• Length: 317’ (96.22m)
    • Beam: 49’ 10” (15.19m)
    • Draught: 19’ 11” (5.82m)
  • Speed: 16.5 knots
  • Propulsion: 2 shafts powered by two reciprocating engines
  • Armour: Belt: 6” (150mm); Turrets and Barbettes: 10” (250mm)
  • Armament: 2 × 9.4” (240mm) guns (2 x 1); 4 x 5.9” (150mm) guns (4 x 1); 8 x 2.9” (75mm) guns (8 x 1); 4 x 1 pdr QF guns (4 x 1); 3 x 18” (450mm) Torpedo Tubes
  • Complement: 340

A silhouette of HNLMS Hertog Hendrik.

HNLMS Hertog Hendrik.

She was captured by the German in 1940, renamed Ariadne, and converted into a floating anti-aircraft battery. When converted into a flakschiff, Ariadne carried:

  • 6 x 4.1” (10.5cm) SK C/32 gun (10 x 1)
  • 4 x 37mm guns (2 x 2)
  • 16 x 20mm guns (4 x 4)

A silhouette of KMS Ariadne.

KMS Ariadne.

KMS Ariadne.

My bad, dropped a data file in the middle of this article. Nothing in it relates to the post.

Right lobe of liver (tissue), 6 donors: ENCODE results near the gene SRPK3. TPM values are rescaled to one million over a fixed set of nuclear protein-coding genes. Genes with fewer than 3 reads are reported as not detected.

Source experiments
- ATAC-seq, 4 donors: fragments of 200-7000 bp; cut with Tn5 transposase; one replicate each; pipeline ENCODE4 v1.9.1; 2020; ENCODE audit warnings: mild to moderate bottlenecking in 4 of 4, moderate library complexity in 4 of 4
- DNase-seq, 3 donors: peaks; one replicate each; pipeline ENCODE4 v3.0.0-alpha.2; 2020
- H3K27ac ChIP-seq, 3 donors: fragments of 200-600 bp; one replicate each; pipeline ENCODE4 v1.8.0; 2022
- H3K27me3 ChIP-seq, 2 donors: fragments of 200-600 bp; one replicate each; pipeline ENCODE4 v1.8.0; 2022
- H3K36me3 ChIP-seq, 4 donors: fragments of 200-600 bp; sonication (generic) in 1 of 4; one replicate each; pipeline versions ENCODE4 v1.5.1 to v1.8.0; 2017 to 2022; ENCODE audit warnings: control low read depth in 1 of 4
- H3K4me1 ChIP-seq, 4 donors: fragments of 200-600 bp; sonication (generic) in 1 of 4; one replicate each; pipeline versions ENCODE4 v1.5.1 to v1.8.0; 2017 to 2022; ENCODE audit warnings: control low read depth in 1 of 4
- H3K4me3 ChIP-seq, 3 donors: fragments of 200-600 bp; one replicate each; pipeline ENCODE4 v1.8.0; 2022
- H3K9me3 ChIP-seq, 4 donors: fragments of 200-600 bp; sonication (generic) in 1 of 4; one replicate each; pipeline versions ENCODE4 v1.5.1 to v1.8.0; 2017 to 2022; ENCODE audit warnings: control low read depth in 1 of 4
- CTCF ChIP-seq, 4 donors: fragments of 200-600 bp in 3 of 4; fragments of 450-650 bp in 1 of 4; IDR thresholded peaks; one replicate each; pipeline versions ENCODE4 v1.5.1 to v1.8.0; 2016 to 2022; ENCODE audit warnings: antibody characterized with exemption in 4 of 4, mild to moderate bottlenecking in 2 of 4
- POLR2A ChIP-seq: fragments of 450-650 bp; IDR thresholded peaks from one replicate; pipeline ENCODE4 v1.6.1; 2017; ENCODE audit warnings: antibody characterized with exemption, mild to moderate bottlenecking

After the war she was renamed Hertog Hendrik and was used as an accommodation ship. She was finally decommissioned and sold for scrapping in 1969.


German Flakschiff: Niobe

HNLMS Gelderland began life as a Holland-class cruiser of the Royal Netherlands Navy. She entered service in 1900, and had an active career representing the Netherlands across the world. By 1940 she was obsolete, and was being used as an artillery training ship.

When built, her characteristics were:

  • Displacement: 4,100 tons
  • Dimensions:
    • Length: 310’ 9” (94.76m)
    • Beam: 48’ 4” (14.76m)
    • Draught: 18’ (5.4m)
  • Speed: 19.5 knots
  • Propulsion: 2 shafts powered by two 3-cycle triple expansion engines
  • Armament: 2 × 5.9” (150mm ) guns (2 x 1); 6 x 4.7” (120mm) guns (6 x 1); 6 x 2.9” (75mm) guns (6 x 1); 12 x 37mm QF guns (12 x 1)
  • Complement: 397

A silhouette of HNLMS Gelderland.

HNLMS Gelderland.

HNLMS Gelderland.

She was captured by the German in 1940, renamed Niobe, and used as a training ship until her conversion in 1944.

When converted into a flakschiff, Niobe carried:

  • 10 x 4.1” (10.5cm) SK C/32 guns (10 x 1)
  • 4 x 40mm Bofors guns (4 x 1)
  • 16 x 20mm guns (4 x 4)